When I was a kid I was completely mesmerized by the stars.
Growing up in a rural area I had such an amazing access to them. No city lights drowning them out. The stars were especially bright during winter, and I remember sitting outside staring at the sky until my cheeks were so cold they felt frozen. So cold in fact that the ground would creak when you stepped on the snow, and the northern lights danced in the sky almost every night!
I used to ask myself;
What is out there?
What do we actually know?
Most questions will never be answered, but we still have to ask them!
That’s why I love research units. It lets us take a look at the hard facts – and sprinkle them with philosophical questions. Don’t underestimate the power of philosophical questions in your classroom. We can teach our students so many things. Math concepts, literacy, science and more. Teaching them to ask question and to wonder is equally important. At least! [Probably even more important!]
I have always believed that not all knowledge should be “served” to the students. A lot of the contents I remember most vividly from school come from researching and exploring topics. We went exploring for knowledge in textbooks, encyclopedias and eventually online. One teacher stands out for me in particular, my social studies teacher at junior high. We did a lot of exploring in that class! Not because the teacher was lazy, not at all! We had clear cut directions of what to look for, questions to answer, and not to mention – questions to find! We had presentations, posters, papers and made neat notebooks, flipbooks and lapbooks! [Even though they weren’t called that back in the day.]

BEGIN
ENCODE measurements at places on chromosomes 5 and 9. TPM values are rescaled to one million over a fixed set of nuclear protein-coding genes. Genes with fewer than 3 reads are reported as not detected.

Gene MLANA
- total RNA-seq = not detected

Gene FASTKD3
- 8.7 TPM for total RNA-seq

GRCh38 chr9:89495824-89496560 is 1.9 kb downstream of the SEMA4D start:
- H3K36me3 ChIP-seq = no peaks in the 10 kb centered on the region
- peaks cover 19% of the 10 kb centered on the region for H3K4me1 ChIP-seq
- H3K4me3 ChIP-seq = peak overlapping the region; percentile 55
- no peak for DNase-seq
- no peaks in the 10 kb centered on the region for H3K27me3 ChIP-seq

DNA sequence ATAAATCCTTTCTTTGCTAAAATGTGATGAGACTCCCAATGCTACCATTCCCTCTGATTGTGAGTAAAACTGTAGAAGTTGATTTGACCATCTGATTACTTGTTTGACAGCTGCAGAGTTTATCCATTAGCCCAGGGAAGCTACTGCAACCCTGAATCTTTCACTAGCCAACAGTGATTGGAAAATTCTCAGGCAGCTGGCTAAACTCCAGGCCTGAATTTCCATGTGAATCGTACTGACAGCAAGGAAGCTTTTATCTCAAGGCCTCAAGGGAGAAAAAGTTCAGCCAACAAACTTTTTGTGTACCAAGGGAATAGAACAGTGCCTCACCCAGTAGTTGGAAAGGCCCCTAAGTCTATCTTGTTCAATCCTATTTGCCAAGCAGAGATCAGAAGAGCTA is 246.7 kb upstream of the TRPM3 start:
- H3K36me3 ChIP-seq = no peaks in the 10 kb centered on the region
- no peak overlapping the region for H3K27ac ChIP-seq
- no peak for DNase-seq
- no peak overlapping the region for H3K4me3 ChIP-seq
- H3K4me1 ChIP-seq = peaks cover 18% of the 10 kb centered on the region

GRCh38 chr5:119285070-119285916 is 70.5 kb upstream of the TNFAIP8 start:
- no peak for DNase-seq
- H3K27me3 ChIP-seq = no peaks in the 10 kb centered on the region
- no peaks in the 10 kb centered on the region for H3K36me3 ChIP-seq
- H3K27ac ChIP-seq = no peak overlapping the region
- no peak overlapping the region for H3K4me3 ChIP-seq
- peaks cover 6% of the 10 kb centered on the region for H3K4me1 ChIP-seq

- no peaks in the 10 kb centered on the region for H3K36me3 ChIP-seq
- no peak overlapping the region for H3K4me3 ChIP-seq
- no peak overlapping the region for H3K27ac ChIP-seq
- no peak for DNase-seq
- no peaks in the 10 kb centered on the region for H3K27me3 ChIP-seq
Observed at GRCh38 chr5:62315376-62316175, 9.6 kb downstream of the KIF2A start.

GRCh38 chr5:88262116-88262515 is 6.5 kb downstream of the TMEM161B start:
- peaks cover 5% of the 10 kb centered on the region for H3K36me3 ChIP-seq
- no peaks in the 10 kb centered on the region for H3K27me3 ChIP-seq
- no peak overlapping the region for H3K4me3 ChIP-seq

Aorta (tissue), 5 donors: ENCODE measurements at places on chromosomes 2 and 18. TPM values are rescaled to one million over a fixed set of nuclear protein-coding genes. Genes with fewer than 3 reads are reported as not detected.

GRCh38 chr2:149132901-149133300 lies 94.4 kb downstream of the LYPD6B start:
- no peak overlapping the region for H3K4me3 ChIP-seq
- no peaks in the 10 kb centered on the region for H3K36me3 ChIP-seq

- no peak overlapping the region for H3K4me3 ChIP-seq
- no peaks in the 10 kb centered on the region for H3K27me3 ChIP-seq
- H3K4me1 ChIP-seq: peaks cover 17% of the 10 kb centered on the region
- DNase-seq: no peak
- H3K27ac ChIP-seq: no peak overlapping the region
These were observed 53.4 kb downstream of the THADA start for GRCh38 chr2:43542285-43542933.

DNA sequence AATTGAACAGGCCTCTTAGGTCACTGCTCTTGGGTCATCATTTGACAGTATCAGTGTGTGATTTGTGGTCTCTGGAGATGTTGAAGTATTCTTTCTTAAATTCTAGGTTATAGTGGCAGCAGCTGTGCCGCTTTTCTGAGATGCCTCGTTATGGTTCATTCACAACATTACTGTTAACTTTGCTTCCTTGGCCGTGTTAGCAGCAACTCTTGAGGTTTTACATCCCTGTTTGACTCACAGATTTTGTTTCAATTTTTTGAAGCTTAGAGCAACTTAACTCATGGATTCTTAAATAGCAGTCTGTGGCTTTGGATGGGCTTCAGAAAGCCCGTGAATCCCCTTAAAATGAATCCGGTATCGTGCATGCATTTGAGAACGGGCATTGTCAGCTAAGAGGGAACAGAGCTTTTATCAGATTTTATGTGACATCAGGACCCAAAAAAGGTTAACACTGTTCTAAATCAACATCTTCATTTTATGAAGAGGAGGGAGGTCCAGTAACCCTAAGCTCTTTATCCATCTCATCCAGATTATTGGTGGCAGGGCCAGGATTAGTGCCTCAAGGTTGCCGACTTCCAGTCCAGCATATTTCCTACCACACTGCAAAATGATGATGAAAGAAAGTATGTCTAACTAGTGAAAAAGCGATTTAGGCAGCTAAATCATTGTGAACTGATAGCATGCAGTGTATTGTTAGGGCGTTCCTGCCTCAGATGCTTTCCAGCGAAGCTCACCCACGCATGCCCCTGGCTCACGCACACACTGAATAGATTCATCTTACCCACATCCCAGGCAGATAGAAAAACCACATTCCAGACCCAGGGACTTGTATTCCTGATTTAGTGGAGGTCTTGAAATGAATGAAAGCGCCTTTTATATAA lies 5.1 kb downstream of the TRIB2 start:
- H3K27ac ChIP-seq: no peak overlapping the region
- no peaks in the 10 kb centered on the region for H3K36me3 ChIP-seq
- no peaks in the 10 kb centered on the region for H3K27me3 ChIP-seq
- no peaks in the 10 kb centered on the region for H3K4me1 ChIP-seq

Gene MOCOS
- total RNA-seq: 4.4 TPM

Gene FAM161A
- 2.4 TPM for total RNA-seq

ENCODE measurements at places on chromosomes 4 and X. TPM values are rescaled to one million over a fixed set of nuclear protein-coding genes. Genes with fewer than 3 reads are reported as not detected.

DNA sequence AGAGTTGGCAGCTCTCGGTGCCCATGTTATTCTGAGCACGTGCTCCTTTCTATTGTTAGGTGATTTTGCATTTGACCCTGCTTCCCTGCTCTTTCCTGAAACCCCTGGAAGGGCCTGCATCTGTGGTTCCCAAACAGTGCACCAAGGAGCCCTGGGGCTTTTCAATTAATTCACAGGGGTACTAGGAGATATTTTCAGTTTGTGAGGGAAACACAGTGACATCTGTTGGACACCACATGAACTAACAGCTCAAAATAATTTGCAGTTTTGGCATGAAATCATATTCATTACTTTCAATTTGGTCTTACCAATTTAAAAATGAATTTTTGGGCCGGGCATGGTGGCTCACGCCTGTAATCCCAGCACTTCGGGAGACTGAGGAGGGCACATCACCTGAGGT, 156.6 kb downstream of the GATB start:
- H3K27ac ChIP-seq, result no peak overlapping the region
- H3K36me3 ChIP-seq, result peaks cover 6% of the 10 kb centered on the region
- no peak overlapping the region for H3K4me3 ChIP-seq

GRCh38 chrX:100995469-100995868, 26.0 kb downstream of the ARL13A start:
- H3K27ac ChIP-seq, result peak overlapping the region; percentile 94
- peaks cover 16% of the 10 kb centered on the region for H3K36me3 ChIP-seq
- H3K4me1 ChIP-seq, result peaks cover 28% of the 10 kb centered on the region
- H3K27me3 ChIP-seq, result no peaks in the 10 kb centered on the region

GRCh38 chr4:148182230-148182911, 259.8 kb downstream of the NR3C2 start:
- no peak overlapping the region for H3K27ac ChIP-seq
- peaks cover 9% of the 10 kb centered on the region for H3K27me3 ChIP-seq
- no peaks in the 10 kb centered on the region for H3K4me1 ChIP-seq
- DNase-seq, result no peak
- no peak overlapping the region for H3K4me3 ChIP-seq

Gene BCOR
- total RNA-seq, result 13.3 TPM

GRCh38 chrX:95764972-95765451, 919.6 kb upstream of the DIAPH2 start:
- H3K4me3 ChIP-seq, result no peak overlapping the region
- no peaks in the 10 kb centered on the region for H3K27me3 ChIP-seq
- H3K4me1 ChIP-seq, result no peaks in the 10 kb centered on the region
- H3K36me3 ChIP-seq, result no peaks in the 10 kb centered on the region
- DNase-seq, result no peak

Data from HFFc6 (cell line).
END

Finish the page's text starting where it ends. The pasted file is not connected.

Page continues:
In my mind, there’s room for research within most topics. Even those that are clear cut and presented on a silver platter like a Michelin meal can be questioned!
I’ve created a framework for my students to explore different topics. The worksheets are high resolution so they may be printed as posters. This allows me to choose between group based projects with presentations, or opting for a regular scale print for individual work. The students have separate notebooks for these exploring topic pages, and we’ve decorated the covers.
|Click here to find the research unit!|
In my experience these research units work well for painting a picture of a topic – getting an overview.
In particular this applies for students that might have difficulties concentrating, or having a satisfying progress in their work. There isn’t a big, blank paper staring them down, and feeling that they have an overwhelming task ahead of them. These sheets have smaller boxes, and this appears to have a positive effect – focusing on one at a time!
It’s important for me to have some control of what the students must take away from a research unit like this. Because of that I have some pre-determined elements on the different posters/worksheets. In addition to that there are blank fields where the students decide themselves, and entirely blank templates for full teacher autonomy – or student freedom. 😉 Suggestions for inquiry questions are also found in the research unit, and you may use them as a basis or starting point. What would we like to find out? How can we approach this topic?